Nabil Abu-Rdainah, a spokesman for Palestinian President Mahmoud Abbas, described the U.S.-sponsored talks as "serious" adding that there were "still real obstacles".

A senior U.S. official told reporters in Sharm el-Sheikh that Abbas and Netanyahu were "serious in wanting to find a way to continue these discussions".

"My hope and expectation is that they will find a way to do that but I don't want to either overstate or understate the case," he added.

Abbas has threatened to walk out of the talks if Israel does not extend the partial, self-imposed moratorium.

Clinton traveled on to Jerusalem and was to hold further talks there, in Ramallah and in the Jordanian capital Amman over the next two days.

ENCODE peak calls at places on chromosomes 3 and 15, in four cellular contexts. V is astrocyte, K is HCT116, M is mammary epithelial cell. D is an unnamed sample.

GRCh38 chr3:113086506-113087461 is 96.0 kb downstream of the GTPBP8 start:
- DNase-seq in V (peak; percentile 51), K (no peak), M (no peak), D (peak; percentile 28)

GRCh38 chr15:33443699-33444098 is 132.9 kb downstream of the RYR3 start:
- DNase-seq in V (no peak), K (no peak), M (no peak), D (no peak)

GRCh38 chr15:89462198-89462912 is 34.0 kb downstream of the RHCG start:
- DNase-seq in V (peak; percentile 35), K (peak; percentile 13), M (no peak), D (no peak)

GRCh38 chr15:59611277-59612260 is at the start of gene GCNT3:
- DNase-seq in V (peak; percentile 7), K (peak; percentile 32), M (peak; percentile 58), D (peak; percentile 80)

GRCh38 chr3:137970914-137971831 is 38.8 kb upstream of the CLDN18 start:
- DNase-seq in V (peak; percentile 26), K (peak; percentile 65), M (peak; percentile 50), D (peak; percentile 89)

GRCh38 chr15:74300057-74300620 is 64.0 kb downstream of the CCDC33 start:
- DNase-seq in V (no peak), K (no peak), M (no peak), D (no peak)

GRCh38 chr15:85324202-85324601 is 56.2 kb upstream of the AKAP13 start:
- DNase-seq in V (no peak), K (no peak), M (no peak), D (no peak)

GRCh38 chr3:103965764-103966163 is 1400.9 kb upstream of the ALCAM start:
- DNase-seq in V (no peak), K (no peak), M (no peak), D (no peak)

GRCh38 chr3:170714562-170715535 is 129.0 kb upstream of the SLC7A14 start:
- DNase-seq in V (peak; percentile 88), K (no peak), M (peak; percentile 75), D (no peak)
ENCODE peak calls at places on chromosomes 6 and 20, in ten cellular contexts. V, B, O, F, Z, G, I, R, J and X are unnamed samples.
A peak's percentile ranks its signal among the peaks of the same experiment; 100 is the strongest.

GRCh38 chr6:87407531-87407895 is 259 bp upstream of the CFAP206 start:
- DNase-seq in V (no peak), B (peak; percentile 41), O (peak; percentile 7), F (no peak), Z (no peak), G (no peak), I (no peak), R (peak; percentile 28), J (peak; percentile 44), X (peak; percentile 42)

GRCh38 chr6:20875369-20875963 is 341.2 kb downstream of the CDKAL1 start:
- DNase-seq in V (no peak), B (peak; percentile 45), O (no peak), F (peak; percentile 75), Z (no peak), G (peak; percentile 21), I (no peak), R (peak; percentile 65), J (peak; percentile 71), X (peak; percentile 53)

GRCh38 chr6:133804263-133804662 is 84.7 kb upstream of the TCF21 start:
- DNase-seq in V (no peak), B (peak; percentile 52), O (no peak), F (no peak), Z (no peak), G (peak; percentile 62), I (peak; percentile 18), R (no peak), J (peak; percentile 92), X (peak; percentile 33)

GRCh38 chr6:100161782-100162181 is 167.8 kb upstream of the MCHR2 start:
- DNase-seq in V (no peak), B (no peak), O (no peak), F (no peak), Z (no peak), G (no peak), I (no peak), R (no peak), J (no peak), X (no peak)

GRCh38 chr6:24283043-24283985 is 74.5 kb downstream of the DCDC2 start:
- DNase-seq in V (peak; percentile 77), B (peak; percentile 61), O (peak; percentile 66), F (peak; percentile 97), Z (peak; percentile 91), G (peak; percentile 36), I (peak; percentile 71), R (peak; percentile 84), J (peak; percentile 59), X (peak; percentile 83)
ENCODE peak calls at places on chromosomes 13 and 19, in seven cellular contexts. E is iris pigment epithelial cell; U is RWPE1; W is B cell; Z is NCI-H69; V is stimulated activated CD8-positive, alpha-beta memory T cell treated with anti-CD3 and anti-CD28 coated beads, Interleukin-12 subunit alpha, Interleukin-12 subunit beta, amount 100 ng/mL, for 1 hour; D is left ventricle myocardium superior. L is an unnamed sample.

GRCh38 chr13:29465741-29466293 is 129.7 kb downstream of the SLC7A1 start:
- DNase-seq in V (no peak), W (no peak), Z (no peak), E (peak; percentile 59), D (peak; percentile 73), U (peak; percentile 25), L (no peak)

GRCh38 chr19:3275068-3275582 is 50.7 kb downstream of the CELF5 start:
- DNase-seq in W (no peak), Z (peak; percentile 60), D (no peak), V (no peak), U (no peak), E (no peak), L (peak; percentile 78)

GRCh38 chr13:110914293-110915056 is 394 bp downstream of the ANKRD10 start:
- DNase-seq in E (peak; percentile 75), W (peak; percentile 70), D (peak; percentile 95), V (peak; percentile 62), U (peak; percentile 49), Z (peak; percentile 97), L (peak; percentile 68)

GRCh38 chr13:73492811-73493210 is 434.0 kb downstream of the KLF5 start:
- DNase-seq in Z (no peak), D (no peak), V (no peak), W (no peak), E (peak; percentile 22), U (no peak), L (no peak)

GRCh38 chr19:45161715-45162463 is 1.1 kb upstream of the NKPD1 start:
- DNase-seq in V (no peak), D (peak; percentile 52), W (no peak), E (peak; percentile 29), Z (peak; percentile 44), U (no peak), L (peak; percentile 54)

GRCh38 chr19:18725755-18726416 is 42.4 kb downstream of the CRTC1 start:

Mitchell will visit Syria on Thursday and Lebanon on Friday in an effort to promote a wider peace between Israel and the Arab world, said a U.S. official who asked not to be named.

In continued violence, Israel said its troops had killed a Palestinian militant when a tank opened fire after a rocket-propelled grenade was shot from the Gaza Strip at its troops. Palestinian medics said four people were wounded.

The Democratic Front for the Liberation of Palestine, a militant faction, claimed responsibility for the incident.

Egyptian President Hosni Mubarak met in Egypt's Sharm el-Sheikh on Tuesday with Palestinian President Mahmoud Abbas ahead of a tripartite meeting about the Middle East peace process.

The Mubarak-Abbas meeting discussed latest developments in the running Israeli-Palestinian direct negotiations, which kicked off on Sept. 2 in Washington and ended a 20-month deadlock.